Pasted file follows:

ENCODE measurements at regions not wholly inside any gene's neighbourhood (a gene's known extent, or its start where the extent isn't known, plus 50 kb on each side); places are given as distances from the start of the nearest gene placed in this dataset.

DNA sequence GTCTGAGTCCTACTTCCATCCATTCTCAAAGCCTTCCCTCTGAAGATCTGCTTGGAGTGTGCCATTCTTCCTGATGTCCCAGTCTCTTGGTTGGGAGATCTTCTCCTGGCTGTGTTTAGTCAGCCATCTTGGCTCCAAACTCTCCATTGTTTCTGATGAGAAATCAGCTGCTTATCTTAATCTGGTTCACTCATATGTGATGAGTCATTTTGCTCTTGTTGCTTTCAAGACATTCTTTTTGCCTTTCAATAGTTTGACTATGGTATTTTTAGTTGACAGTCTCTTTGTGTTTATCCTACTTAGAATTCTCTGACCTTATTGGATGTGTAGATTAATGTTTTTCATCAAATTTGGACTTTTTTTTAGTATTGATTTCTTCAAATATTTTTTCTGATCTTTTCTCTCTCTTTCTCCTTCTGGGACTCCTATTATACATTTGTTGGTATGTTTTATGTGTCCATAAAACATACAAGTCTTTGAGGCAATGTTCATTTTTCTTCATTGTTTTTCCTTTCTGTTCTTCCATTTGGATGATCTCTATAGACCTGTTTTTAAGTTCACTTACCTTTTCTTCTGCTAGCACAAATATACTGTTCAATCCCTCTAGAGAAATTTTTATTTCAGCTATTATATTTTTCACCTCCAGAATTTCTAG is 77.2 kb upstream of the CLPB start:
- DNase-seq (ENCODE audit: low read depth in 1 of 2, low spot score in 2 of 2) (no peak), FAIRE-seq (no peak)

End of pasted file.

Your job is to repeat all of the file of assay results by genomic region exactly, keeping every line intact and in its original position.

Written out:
ENCODE measurements at regions not wholly inside any gene's neighbourhood (a gene's known extent, or its start where the extent isn't known, plus 50 kb on each side); places are given as distances from the start of the nearest gene placed in this dataset.

DNA sequence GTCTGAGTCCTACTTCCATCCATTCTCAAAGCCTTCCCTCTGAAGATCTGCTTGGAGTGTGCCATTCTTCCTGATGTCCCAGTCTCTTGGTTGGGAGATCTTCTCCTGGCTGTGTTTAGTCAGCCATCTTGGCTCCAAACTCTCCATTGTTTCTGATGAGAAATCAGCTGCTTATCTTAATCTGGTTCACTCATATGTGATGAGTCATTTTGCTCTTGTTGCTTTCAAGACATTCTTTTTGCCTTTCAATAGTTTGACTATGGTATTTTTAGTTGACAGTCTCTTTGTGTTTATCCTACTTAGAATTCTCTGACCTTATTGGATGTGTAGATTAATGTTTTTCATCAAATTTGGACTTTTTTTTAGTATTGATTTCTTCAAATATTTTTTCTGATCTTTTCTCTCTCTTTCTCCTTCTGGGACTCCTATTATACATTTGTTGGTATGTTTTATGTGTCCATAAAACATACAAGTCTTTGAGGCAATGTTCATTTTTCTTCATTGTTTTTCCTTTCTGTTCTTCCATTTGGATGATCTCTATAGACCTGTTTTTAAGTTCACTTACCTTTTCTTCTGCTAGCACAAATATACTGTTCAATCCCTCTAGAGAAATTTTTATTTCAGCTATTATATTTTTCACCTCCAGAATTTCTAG is 77.2 kb upstream of the CLPB start:
- DNase-seq (ENCODE audit: low read depth in 1 of 2, low spot score in 2 of 2) (no peak), FAIRE-seq (no peak)